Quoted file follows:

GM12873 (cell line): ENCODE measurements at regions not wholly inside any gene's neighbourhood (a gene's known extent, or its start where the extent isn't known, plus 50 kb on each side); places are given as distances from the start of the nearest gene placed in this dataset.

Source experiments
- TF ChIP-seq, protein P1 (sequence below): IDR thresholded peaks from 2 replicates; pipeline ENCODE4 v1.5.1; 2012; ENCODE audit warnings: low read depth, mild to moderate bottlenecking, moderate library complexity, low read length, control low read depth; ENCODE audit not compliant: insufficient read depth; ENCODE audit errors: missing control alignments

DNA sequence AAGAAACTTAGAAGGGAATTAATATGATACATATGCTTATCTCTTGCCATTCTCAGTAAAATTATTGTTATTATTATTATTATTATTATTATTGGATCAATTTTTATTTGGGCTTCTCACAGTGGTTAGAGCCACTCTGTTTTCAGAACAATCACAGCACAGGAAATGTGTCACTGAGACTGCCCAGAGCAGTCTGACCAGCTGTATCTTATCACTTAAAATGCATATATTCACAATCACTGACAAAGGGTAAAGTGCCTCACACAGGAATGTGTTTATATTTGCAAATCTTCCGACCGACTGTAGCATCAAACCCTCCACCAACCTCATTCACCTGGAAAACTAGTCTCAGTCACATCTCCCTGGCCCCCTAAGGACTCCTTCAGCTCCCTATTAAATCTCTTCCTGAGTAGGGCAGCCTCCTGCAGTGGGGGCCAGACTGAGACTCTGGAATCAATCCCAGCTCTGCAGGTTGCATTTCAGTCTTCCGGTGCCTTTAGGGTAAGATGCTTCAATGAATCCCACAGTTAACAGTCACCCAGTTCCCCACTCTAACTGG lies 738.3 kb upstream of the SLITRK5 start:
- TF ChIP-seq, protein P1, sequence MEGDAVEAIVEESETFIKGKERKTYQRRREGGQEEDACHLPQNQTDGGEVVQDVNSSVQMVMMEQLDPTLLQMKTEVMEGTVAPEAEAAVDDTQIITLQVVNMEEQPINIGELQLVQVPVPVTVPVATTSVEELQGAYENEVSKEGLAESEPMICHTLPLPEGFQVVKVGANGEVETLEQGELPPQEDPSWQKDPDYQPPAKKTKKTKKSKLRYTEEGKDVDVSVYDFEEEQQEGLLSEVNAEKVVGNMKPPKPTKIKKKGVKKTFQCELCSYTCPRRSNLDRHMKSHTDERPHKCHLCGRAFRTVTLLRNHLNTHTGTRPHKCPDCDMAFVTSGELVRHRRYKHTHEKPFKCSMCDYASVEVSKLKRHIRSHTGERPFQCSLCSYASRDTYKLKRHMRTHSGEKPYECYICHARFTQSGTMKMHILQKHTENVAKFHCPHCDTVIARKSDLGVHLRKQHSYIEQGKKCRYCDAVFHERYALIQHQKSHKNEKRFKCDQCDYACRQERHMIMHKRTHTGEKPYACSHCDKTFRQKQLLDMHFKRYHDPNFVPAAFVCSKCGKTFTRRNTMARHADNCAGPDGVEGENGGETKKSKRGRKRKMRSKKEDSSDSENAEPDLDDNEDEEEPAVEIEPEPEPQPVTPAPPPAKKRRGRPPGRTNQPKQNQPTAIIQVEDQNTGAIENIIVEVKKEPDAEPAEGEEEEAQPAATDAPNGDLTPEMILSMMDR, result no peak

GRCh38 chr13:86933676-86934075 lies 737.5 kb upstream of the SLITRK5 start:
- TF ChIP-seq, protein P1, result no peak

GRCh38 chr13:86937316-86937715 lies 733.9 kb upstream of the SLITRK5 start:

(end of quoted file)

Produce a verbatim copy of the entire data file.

GM12873 (cell line): ENCODE measurements at regions not wholly inside any gene's neighbourhood (a gene's known extent, or its start where the extent isn't known, plus 50 kb on each side); places are given as distances from the start of the nearest gene placed in this dataset.

Source experiments
- TF ChIP-seq, protein P1 (sequence below): IDR thresholded peaks from 2 replicates; pipeline ENCODE4 v1.5.1; 2012; ENCODE audit warnings: low read depth, mild to moderate bottlenecking, moderate library complexity, low read length, control low read depth; ENCODE audit not compliant: insufficient read depth; ENCODE audit errors: missing control alignments

DNA sequence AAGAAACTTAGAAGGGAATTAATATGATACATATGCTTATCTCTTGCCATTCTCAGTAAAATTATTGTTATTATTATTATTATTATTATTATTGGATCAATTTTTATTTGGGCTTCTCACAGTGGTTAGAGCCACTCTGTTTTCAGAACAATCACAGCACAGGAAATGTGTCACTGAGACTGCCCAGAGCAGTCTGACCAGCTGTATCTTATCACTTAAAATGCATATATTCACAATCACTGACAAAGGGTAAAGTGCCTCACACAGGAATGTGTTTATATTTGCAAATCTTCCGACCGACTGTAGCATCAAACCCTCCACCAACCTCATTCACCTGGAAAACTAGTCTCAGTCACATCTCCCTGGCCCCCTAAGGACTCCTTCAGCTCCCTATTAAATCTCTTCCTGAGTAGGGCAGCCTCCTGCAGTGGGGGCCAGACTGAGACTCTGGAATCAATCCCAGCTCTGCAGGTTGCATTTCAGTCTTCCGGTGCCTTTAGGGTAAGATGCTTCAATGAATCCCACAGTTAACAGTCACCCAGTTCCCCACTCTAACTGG lies 738.3 kb upstream of the SLITRK5 start:
- TF ChIP-seq, protein P1, sequence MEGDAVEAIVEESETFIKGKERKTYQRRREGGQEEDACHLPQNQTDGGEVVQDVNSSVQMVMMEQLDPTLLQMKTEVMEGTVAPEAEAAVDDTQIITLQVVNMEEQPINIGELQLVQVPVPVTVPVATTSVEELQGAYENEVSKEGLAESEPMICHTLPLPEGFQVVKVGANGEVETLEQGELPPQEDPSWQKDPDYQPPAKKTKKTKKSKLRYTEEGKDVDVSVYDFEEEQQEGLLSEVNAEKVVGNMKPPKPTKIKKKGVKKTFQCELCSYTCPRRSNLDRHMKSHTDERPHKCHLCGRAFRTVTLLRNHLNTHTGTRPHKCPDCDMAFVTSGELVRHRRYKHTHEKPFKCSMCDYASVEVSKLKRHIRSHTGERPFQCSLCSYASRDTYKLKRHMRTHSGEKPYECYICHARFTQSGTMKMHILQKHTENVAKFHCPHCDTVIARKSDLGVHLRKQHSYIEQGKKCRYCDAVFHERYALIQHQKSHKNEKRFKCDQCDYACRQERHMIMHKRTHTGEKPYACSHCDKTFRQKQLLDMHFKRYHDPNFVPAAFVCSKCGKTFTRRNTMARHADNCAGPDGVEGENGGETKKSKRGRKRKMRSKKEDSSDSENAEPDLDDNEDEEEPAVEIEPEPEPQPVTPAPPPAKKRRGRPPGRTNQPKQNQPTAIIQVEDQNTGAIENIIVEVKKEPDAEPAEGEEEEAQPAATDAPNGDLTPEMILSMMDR, result no peak

GRCh38 chr13:86933676-86934075 lies 737.5 kb upstream of the SLITRK5 start:
- TF ChIP-seq, protein P1, result no peak

GRCh38 chr13:86937316-86937715 lies 733.9 kb upstream of the SLITRK5 start: